Some podiatrists warn that walking around in uggs isn't the best thing for your feet. The generously sized boots allow the foot to slide with each step, and most uggs don't provide the kind of arch support included in many modern shoes. Combined, these features may cause wear on the toes and ankles or even lead to back and joint problems with prolonged use -- though mostly in people with predispositions to certain conditions. To combat this issue and to keep your boots comfy as you tamp down the fleece insole over time, you can buy UGG-brand or third-party insoles for your boots. But if you have foot, back or joint problems, check with your doctor about what kind of footwear is best for you [source: Douglas].
Whether uggs care for your feet is debatable, but if you want your uggs to last, you'll need to learn to care for them. Start by treating the exterior boot surface with a waterproof protector. Typically, this process includes spraying a coating of waterproofing on the boots, allowing them to dry for at least one day and then lightly brushing them with a suede brush in a single direction to raise the nap. Waterproofing will help keep the porous sheepskin from being damaged or stained by the first puddle you happen to encounter. It will also make it easier to remove stains in the future.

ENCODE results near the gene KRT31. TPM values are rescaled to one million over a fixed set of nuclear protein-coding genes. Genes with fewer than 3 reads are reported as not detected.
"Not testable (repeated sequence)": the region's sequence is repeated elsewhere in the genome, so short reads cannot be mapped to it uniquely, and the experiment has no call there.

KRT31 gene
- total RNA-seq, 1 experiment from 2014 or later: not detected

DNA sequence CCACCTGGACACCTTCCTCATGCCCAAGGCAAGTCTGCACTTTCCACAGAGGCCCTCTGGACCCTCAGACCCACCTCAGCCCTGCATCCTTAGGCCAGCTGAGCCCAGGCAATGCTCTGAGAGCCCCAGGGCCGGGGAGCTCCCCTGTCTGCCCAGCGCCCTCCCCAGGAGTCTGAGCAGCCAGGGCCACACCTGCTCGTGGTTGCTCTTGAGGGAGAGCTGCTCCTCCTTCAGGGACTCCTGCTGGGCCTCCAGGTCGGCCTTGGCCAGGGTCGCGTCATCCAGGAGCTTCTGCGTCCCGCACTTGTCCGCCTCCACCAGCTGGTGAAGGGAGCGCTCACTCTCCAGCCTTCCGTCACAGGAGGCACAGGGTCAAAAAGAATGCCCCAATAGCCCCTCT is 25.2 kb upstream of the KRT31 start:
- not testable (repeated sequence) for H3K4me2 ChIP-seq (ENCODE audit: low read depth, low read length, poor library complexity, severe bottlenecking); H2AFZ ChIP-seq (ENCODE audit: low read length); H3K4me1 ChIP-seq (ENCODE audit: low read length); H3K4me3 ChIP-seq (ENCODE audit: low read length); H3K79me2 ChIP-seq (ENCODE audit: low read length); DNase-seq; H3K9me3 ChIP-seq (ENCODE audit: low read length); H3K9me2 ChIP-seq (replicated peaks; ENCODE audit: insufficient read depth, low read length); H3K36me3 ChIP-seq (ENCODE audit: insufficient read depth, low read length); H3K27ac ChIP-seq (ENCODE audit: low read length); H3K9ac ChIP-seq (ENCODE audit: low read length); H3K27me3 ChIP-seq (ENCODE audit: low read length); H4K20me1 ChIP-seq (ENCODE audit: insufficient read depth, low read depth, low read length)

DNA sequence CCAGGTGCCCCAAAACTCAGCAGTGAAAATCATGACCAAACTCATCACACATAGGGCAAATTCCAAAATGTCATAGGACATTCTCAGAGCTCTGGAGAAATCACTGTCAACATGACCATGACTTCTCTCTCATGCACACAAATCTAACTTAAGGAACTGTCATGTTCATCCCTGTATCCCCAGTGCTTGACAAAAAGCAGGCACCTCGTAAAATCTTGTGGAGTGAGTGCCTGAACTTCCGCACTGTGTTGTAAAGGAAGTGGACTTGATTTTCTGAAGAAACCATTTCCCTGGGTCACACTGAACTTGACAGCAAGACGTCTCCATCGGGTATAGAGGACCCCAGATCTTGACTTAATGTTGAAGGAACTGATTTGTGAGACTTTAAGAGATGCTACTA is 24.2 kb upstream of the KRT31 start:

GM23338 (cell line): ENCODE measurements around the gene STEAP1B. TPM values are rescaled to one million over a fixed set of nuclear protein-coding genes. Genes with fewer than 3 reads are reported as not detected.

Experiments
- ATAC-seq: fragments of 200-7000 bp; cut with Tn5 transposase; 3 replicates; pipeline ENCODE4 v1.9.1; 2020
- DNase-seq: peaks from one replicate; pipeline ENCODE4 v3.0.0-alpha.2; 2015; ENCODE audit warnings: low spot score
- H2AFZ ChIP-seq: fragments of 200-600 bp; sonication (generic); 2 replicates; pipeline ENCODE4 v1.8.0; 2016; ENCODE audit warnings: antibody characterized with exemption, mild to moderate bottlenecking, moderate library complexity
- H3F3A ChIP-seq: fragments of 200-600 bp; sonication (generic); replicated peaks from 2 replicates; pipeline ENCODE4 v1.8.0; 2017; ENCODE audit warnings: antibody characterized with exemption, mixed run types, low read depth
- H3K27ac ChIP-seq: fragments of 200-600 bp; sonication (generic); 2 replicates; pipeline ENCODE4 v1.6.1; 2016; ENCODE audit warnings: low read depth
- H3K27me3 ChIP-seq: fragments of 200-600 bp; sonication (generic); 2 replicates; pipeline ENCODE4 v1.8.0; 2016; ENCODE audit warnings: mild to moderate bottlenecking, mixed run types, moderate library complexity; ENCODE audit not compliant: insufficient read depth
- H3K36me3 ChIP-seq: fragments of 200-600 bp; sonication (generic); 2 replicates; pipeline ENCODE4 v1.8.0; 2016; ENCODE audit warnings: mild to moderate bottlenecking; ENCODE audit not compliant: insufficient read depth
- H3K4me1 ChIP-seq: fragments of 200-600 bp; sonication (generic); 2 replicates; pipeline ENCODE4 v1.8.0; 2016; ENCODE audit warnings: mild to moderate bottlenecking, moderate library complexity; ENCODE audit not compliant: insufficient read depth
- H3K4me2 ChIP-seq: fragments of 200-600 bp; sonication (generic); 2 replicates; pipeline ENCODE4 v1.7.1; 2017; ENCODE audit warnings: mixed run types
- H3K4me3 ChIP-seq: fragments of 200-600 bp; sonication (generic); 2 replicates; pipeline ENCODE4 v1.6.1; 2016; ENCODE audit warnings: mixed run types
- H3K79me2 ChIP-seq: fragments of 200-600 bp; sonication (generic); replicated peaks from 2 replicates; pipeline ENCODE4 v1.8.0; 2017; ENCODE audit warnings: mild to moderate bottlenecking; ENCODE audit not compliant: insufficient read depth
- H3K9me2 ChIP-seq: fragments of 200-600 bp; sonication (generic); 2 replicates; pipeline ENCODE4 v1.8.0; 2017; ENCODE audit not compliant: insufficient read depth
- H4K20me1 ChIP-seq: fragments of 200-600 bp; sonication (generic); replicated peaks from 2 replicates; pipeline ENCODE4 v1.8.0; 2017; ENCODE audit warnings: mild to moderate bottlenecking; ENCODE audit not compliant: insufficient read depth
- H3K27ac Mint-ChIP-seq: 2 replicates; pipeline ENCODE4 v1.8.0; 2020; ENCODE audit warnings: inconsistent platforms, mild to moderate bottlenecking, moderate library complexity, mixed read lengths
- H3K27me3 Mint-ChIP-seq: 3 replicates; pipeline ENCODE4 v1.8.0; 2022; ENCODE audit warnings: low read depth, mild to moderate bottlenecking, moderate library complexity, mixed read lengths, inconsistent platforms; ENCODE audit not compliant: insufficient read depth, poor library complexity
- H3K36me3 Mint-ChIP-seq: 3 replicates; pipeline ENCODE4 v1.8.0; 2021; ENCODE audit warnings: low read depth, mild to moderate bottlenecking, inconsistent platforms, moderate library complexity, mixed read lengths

If your uggs do become stained, all is not lost. Spot clean the area by first moistening it with cold water and then gently applying a cleaning agent designed for use on delicate leather. Tamp, rather than scrub, the surface -- friction could damage the nap. Rinse the area by dipping it in cold water or by using a sponge to dab at it. Allow the boots to air dry for at least a day, and then brush the suede to raise the nap [source: UGG Australia].
Treat your uggs well and they may even outlast the fashion's life; the only constant when it comes to trends is that they're always changing.